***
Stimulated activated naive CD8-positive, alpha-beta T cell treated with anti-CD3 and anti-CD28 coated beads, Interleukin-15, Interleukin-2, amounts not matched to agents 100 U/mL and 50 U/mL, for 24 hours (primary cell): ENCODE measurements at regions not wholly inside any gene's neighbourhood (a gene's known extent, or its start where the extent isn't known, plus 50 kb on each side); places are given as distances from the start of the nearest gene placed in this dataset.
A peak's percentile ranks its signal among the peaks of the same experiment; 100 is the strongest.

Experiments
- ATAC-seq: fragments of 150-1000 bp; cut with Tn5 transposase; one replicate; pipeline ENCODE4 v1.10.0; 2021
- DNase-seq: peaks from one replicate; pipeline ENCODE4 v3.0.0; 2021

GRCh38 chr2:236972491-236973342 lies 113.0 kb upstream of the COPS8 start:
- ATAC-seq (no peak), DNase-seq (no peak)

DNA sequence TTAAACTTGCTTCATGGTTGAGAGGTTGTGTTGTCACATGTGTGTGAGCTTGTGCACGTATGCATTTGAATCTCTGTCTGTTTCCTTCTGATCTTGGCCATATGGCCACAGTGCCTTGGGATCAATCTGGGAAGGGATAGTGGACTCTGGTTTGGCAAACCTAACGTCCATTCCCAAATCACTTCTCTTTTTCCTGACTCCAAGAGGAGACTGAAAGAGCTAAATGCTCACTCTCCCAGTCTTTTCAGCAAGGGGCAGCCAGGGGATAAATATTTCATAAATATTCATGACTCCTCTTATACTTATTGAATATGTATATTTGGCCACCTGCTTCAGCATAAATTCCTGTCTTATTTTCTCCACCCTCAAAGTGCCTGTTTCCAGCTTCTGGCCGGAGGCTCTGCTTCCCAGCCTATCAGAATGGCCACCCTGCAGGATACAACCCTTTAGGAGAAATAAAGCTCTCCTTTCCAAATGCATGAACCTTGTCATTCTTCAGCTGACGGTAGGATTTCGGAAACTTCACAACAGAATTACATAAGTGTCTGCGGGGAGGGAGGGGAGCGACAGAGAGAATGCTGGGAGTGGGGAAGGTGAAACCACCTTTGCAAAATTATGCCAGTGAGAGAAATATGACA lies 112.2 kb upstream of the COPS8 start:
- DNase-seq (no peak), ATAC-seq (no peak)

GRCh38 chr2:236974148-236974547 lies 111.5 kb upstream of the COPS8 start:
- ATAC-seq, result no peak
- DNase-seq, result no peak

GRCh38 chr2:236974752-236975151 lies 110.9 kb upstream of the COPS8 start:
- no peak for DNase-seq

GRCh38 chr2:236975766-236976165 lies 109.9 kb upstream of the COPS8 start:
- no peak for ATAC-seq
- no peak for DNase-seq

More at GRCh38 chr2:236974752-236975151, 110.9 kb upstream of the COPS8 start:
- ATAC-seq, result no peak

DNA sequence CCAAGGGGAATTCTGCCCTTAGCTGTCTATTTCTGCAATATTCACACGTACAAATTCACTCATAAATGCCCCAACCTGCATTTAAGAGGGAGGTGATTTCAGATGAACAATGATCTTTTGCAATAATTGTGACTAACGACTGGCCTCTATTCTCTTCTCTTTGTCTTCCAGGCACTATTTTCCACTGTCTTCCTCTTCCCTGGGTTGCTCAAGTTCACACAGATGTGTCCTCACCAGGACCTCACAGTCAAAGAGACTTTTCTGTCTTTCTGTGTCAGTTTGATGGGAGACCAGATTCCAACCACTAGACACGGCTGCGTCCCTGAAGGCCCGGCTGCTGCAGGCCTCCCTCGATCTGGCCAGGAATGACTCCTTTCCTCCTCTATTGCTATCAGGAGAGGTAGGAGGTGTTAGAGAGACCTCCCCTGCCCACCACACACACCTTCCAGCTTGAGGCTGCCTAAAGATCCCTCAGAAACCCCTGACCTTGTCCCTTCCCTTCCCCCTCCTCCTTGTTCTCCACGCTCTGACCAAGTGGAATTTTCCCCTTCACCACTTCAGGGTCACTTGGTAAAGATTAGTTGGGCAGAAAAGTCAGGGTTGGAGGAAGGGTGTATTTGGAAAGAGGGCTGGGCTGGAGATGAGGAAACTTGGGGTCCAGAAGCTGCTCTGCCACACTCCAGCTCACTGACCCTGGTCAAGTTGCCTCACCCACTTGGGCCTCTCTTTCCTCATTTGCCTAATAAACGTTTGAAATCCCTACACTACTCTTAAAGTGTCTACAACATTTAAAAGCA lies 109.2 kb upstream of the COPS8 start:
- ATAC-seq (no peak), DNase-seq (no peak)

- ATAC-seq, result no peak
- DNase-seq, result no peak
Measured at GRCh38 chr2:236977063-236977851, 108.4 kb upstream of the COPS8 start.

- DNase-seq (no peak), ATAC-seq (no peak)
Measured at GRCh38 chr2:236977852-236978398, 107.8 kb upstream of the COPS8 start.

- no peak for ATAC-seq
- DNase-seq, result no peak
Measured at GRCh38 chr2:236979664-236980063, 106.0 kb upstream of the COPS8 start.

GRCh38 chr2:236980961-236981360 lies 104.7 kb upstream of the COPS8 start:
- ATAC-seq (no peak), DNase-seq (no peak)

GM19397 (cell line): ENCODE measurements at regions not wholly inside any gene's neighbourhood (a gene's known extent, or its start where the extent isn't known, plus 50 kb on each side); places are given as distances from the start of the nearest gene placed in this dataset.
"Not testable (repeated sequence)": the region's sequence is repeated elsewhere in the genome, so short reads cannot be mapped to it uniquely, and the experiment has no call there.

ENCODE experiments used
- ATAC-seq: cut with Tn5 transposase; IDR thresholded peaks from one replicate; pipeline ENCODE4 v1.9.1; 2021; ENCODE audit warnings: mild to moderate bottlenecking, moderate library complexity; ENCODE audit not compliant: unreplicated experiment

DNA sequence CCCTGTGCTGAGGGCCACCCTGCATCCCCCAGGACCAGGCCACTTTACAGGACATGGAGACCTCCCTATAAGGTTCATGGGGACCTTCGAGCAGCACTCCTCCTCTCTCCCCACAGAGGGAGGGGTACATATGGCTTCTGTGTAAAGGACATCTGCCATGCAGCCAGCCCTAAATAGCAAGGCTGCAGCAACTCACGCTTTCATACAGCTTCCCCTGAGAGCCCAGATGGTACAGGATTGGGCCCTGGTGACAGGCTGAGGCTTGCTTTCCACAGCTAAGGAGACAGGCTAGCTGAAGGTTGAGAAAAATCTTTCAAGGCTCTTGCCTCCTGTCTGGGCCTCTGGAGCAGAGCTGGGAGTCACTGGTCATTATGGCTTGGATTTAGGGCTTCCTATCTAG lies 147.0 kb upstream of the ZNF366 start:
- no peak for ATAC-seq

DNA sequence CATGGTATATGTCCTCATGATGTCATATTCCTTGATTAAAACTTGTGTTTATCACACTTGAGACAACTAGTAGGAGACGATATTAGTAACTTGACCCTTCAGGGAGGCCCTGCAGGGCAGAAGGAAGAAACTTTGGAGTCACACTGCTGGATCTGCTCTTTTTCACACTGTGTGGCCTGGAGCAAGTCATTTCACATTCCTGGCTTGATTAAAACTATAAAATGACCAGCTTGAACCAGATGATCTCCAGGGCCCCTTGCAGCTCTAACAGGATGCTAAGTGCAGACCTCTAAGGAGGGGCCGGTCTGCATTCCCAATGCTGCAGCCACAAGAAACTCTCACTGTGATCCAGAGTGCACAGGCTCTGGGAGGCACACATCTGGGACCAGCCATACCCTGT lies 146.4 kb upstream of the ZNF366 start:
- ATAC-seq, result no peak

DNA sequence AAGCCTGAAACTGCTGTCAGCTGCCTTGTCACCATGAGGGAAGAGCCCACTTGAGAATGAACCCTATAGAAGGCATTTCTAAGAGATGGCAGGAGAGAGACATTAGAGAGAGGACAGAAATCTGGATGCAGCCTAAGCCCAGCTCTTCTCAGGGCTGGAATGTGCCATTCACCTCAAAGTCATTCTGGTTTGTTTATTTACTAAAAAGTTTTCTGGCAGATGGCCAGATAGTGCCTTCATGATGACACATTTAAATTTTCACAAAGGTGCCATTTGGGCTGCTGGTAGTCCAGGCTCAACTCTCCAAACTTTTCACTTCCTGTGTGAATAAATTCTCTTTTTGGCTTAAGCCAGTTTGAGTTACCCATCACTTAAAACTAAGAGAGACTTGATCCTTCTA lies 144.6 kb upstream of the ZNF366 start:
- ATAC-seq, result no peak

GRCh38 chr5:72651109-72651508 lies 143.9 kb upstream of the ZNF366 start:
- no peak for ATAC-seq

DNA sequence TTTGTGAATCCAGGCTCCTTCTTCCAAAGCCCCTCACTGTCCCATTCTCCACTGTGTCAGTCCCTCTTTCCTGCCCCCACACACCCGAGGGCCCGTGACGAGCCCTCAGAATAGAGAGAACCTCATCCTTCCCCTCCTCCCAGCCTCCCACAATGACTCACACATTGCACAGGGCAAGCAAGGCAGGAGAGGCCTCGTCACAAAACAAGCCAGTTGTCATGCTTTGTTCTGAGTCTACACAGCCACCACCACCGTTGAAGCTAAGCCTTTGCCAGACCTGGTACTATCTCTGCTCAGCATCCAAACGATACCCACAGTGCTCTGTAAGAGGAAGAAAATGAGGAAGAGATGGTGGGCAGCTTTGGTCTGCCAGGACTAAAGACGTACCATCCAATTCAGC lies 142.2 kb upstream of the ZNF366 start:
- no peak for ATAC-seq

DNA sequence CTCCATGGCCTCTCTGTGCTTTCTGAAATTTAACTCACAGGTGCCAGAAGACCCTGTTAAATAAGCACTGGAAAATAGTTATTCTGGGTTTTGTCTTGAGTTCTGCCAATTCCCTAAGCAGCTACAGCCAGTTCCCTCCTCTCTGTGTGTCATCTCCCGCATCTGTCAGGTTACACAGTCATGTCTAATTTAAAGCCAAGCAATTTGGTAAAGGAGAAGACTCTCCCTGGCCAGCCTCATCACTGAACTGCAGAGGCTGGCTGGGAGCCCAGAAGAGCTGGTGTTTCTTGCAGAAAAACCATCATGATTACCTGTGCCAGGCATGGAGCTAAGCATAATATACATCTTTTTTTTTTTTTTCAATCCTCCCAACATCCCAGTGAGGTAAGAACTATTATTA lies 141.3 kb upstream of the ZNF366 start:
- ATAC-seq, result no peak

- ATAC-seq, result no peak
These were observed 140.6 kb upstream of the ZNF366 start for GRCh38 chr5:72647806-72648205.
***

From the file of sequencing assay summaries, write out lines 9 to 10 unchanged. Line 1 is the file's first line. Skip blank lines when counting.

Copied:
- DNase-seq (no peak), ATAC-seq (no peak)

GRCh38 chr2:236974148-236974547 lies 111.5 kb upstream of the COPS8 start: